Review of Linear Algebra

# Review of Linear Algebra

Donny
October 20, 2021
October 21, 2021
336
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## Matrix

Basic Operations

• Matrix Product (Dot Product)
• Matrix Division

Matrix Operations

Matrix Factorization (?)

Others:

• Unitary Matrix
A matrix $$U$$ that satisfies
• Minor Matrix
For square matrix A,  $$adj(A) = C^{T}$$ , $$C = (-1)^{i+j} M_{i,j}$$ , where $$M_{i,j}$$  is the (i, j) minor of A.
• Conjugate Transpose
$$(A^{*})_{i,j} = \overline{A_{j,i}}$$ , for complex number $$c = a+ib$$ , $$\overline{c} = a-ib$$
• Orthogonal Matrix
A matrix that satisfy $$A^{T} = A^{-1}$$

### Matrix Product

Matrix product is produced by taking i-th row of the first matrix and j-th column of the second matrix and calculate dot product of the two vectors as the (i, j) element in the result matrix.

Given

$$A = \begin{bmatrix} 1 & 2 & 1 \\ 3 & 4 & 2 \ \end{bmatrix} \\ B = \begin{bmatrix} 1 & 2 \\ 2 & 1 \\ 1 & 2 \ \end{bmatrix} \\$$

then,

$$AB = \begin{bmatrix} 6 & 6 \\ 13 & 14 \end{bmatrix}$$

### Matrix Division

Matrix Division makes use of the following property:

$$AX = B \\ A^{-1}AX = A^{-1}B \\ X = A^{-1}B$$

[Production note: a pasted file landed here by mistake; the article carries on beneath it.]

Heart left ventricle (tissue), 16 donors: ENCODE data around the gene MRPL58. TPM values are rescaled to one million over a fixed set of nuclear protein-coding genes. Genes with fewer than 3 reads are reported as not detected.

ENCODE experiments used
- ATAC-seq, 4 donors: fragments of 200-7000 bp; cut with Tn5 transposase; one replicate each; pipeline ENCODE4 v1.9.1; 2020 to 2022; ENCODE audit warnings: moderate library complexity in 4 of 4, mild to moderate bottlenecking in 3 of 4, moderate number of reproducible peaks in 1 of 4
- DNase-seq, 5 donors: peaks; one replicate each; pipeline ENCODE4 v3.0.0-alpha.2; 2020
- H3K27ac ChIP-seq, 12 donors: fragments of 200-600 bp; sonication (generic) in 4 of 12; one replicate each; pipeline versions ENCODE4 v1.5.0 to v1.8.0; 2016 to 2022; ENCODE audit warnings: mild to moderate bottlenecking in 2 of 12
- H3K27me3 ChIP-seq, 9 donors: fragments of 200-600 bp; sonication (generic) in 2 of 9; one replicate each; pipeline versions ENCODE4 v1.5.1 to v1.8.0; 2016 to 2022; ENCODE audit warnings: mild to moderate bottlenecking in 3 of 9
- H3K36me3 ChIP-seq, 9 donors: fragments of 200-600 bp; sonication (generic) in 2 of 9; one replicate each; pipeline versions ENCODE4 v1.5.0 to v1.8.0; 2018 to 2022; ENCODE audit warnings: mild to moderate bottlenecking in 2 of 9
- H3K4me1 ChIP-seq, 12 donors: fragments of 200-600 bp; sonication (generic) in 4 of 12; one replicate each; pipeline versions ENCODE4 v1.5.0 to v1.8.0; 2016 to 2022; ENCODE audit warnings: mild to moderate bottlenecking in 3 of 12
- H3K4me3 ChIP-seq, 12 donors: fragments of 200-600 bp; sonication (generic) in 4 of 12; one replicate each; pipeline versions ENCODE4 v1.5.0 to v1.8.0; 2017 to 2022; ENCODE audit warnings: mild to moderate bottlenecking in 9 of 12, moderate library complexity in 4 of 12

where  $$A^{-1}$$  is the inversion of A. Therefore A must be invertible (see Invertible Matrix, in short a matrix is invertible if it has full rank).

### Matrix Inversion

An n-by-n Matrix A is invertible if there exists an n-by-n matrix B such that $$BA = BA = I_n$$ . And B is called the inverse of A.

Only square matrices can be invertible. Non-square matrix may have left-inverse or right-inverse.

A square matrix that is not invertible is called singular or degenerate. A square matrix is singular if and only if its determinant is zero.

Given

$$A = \begin{bmatrix} 1 & 3 & 3 \\ 1 & 4 & 3 \\ 1 & 3 & 4 \end{bmatrix}$$

The inverse of A, $$A^{-1}$$ is calculated by

$$[A | I ] = \begin{bmatrix} 1 & 3 & 3 & | & 1 & 0 & 0 \\ 1 & 4 & 3 & | & 0 & 1 & 0 \\ 1 & 3 & 4 & | & 0 & 1 & 0 \end{bmatrix}$$

Transform it using Gaussian Elimination (aka. row reduction) so that the left side becomes an identity matrix,

$$[I | A^{-1}] = \begin{bmatrix} 1 & 0 & 0 & | & 7 & -3 & -3 \\ 0 & 1 & 0 & | & -1 & 1 & 0 \\ 0 & 0 & 1 & | & -1 & 0 & 1 \\ \end{bmatrix}$$

Therefore, $$A^{-1}$$ is

$$A^{-1} = \begin{bmatrix} 7 & -3 & -3 \\ -1 & 1 & 0 \\ -1 & 0 & 1 \\ \end{bmatrix}$$

The inverse can also be calculated as:

$$A^{-1} = \frac{1}{det(A)} adj(A)$$